Unfortunately, as the keynote speaker at a widely-covered tuxedo and gown fundraising dinner for the League at Washington’s Mayflower Hotel in January 1936, the 62-year-old former governor, donning a high silk hat, launched into such an embittered diatribe against Roosevelt that it not only damaged his own reputation, but that of the conservative organization he was trying to promote.
Smith, growing angrier by the moment, worked himself into a frenzy during his speech, furiously accusing FDR of fomenting class warfare while creating the largest public debt in U.S. history. He also demanded that the Roosevelt administration return to the fundamentals of the Democratic Party and the Constitution.
“The young brain-trusters,” he remarked in one of the few throw away lines in his otherwise angry and bitter speech, “caught the Socialists in swimming and ran away with their clothes.”
He then unleashed a litany of complaints against the administration.
“Where does that leave us Democrats?” he asked. “The convention is nearing. We can either shake off the mantle or take a walk.”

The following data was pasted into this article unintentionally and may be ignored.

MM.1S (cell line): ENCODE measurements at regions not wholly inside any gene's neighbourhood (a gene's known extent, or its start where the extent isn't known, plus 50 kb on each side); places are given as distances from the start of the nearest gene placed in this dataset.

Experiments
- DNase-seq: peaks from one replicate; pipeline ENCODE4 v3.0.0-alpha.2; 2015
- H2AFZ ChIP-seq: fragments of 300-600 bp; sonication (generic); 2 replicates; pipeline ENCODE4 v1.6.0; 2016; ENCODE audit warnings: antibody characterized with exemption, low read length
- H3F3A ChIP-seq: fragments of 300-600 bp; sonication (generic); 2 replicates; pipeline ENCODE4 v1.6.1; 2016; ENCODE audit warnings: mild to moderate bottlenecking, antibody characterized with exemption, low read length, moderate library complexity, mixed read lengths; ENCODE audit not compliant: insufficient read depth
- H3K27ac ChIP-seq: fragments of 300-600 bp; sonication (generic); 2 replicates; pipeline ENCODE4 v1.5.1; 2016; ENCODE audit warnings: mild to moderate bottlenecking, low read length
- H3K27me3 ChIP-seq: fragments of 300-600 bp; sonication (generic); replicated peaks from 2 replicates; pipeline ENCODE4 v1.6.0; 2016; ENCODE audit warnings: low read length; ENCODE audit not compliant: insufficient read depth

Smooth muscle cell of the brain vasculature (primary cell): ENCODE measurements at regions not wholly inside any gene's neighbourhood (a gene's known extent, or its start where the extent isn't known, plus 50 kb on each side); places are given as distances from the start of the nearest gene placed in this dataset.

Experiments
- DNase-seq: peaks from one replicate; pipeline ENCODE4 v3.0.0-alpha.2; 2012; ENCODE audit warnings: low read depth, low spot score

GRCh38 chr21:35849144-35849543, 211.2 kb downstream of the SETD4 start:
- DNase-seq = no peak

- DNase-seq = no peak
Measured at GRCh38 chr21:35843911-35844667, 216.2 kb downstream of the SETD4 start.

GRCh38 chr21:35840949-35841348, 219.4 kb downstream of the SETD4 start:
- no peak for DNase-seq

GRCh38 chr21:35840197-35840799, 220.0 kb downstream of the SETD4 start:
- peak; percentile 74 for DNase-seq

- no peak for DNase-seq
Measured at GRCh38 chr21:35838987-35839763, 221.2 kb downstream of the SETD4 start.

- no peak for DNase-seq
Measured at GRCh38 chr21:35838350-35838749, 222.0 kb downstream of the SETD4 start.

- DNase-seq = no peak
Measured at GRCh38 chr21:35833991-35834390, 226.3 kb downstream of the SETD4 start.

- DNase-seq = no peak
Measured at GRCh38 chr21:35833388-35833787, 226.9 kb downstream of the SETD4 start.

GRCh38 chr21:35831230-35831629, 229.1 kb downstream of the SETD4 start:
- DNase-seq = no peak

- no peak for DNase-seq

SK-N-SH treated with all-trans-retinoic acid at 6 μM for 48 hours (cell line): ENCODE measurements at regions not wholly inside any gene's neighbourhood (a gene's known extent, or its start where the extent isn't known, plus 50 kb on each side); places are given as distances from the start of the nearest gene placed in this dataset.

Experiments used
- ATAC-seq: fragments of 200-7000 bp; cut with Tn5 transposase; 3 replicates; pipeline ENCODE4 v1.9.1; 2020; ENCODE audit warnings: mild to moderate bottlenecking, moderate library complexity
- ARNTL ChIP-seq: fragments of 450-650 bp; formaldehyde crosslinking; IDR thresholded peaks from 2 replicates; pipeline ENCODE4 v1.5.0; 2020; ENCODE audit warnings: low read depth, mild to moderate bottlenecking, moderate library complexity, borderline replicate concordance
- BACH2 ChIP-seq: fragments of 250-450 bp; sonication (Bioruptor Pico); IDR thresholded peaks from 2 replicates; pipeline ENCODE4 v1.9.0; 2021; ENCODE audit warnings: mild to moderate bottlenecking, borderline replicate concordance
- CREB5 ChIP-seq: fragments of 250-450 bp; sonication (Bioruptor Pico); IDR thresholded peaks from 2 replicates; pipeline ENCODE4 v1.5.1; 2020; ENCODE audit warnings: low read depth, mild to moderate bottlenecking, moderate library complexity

Answering his own question, Smith opted to take a stroll that year, actively stumping for Alf Landon’s hopeless presidential campaign in several eastern cities that autumn. The press hung on every word uttered by the former New York governor, but it didn’t help — Landon was buried in a landslide.
His influence clearly waning, it came as little surprise that the former governor’s endorsement of Willkie in 1940 received far less attention than had been the case four years earlier.
Yet he wasn’t alone. While a number of prominent southern Democrats toyed with the idea of nominating Willkie on a Democratic Constitutional ticket that fall, several well-known Democrats, including New York Judge Samuel Seabury, colorful ex-Governor William H. “Alfalfa Bill” Murray of Oklahoma and ex-New York congressman John J. O’Connor — a victim of FDR’s 1938 purge — joined Smith in endorsing Willkie‘s candidacy.
Almost all of them, however, were considered political has-beens and their endorsements — like that of the aging and increasingly irrelevant Happy Warrior — were considered of dubious value to the Willkie campaign.
Excerpted from Darcy G. Richardson’s forthcoming book, Others: Third Parties during the Great Depression, the fifth in a seven-volume series on independent and third-party politics in the United States.